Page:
Zabolevaemost' i smertnost' ot COVID-19: problema sopostavimosti dannych
Morbidity and mortality from COVID-19: the problem of data comparability
Demographic Review, 7:1, 6–26 (2020)
The numbers of COVID-19 cases and deaths are currently attracting worldwide attention. Different web resources publish these data for countries and their regions. The data are available to everyone and are updated in almost real-time mode. The rapid collection of data on cases and deaths and the open access of these data clearly provide important advantages in combating the epidemic, predicting its spread, and planning containment measures. An important area of research on the COVID-19 epidemic is the comparison of countries and territories by their levels of morbidity, lethality, and mortality. Given the opportunities opening up today for data analysis, it is crucially important to understand according to what criteria the data are collected.
This paper discusses the key issues of collecting data on COVID-19 cases and deaths and raises the question of data comparability across countries. It shows that countries differ significantly in their approaches to reporting COVID-19 cases and deaths. The data comparability across countries can be influenced, among other things, by the availability of tests, the criteria adopted by the country for testing for the virus (both while the patient is alive and post-mortem), and approaches to determining the cause of death and recording COVID-19 deaths in those with pre-existing chronic conditions. Different approaches to recording COVID-19 cases and deaths across countries, as well as their changes over time, pose significant limitations to our ability to assess the spread of the epidemic. These limitations should be taken into account when performing the analysis of COVID-19 morbidity and mortality. Ignoring these limitations can significantly distort our understanding of the spread of the epidemic across different territories.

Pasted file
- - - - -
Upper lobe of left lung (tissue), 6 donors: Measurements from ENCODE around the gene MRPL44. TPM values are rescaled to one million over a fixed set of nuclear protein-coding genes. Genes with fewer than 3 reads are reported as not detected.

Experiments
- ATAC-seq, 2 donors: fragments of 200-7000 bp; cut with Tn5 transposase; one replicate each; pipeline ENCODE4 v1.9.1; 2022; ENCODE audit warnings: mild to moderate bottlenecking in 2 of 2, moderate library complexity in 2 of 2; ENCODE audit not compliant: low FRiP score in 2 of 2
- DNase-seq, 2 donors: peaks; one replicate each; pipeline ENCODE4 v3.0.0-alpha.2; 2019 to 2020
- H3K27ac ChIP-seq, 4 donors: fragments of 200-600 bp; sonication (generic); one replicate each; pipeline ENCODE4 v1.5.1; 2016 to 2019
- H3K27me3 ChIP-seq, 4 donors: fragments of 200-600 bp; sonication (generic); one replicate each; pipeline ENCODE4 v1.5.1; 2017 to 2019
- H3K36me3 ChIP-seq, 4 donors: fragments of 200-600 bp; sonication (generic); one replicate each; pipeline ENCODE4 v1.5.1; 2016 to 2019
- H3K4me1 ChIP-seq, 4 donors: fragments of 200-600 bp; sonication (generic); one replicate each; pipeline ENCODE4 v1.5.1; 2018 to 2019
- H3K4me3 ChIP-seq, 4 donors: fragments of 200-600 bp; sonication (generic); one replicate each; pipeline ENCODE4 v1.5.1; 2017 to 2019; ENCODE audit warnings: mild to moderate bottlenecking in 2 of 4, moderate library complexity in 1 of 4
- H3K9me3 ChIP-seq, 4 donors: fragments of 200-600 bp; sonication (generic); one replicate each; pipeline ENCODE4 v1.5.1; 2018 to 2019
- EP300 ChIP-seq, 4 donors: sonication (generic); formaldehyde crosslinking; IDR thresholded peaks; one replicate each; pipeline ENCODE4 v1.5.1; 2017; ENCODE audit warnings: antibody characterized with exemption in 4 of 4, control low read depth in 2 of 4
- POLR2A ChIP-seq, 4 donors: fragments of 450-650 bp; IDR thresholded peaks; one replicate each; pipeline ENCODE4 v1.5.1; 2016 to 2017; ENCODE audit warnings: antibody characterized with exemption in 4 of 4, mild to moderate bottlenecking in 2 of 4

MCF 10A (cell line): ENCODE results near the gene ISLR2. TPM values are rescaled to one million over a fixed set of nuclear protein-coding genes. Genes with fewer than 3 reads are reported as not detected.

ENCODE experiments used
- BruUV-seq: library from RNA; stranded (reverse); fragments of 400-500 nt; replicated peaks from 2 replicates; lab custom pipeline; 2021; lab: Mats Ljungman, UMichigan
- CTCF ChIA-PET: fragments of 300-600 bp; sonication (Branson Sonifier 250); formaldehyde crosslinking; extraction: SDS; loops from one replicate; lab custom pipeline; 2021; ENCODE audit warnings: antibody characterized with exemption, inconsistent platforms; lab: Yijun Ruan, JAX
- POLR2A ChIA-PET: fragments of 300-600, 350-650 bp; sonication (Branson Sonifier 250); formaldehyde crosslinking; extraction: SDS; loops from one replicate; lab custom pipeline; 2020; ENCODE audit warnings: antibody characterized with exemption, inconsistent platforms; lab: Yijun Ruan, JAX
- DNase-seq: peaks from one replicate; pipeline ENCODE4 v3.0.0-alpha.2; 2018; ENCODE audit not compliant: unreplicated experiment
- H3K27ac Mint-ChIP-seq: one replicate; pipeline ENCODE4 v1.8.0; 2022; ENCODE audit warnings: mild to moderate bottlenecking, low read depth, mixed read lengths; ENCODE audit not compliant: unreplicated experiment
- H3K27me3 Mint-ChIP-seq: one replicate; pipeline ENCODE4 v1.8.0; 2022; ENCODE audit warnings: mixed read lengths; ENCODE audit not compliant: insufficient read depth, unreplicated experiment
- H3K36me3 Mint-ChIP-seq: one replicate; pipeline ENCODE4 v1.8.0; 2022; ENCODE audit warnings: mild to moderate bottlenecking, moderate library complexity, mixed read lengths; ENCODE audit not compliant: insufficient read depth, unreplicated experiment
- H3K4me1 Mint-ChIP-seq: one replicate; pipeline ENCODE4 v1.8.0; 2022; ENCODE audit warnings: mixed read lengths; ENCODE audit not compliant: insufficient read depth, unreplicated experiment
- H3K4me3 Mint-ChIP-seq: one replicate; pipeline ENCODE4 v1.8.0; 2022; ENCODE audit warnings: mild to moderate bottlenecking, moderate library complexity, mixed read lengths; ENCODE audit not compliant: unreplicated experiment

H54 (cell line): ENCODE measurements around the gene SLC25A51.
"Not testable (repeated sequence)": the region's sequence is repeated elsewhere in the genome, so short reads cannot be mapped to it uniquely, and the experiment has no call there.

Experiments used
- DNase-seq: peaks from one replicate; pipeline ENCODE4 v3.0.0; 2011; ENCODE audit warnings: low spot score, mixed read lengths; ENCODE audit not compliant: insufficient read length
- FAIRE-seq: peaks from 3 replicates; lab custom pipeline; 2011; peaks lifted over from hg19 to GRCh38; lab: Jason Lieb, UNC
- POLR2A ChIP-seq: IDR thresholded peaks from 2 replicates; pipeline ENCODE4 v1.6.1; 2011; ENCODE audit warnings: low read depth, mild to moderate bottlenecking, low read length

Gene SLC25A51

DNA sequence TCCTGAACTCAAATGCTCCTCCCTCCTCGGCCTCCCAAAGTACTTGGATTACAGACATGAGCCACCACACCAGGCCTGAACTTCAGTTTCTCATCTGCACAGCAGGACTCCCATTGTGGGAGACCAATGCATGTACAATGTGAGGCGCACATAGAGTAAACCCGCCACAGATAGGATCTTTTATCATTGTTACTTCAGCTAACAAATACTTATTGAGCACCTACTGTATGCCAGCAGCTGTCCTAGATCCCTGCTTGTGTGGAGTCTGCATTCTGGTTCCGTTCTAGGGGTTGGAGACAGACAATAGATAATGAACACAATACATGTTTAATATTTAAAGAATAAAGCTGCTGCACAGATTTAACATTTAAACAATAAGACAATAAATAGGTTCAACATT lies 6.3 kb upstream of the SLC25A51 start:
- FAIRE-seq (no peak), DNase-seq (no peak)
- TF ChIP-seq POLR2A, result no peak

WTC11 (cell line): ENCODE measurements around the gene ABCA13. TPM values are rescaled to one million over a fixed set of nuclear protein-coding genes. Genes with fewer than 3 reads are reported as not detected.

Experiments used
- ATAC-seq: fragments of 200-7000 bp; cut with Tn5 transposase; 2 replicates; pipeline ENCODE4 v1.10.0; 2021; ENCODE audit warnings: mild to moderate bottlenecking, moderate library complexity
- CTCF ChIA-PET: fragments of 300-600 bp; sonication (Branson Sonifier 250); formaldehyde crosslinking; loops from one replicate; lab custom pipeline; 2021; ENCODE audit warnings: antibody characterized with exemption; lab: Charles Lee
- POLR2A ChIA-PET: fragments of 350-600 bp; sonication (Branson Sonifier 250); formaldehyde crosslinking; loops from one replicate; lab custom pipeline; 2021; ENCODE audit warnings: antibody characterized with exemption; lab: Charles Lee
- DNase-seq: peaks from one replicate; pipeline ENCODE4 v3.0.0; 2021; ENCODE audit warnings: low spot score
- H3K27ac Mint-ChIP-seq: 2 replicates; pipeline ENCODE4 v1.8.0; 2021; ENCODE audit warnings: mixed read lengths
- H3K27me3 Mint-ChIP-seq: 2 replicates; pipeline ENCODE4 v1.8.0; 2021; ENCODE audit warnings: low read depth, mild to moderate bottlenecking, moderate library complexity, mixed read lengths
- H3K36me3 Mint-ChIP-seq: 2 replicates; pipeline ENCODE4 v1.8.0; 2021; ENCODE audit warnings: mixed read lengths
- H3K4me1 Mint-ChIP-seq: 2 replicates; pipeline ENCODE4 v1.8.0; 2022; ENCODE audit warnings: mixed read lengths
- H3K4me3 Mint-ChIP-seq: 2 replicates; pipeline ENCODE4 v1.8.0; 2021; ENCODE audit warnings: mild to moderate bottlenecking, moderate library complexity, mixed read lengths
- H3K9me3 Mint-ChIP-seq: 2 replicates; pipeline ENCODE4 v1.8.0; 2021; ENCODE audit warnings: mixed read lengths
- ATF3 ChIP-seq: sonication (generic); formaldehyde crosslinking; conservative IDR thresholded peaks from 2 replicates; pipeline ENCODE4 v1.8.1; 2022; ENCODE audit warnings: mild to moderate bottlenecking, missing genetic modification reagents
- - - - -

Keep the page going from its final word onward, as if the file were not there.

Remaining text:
Schlagwörter: causes of death, data collection, morbidity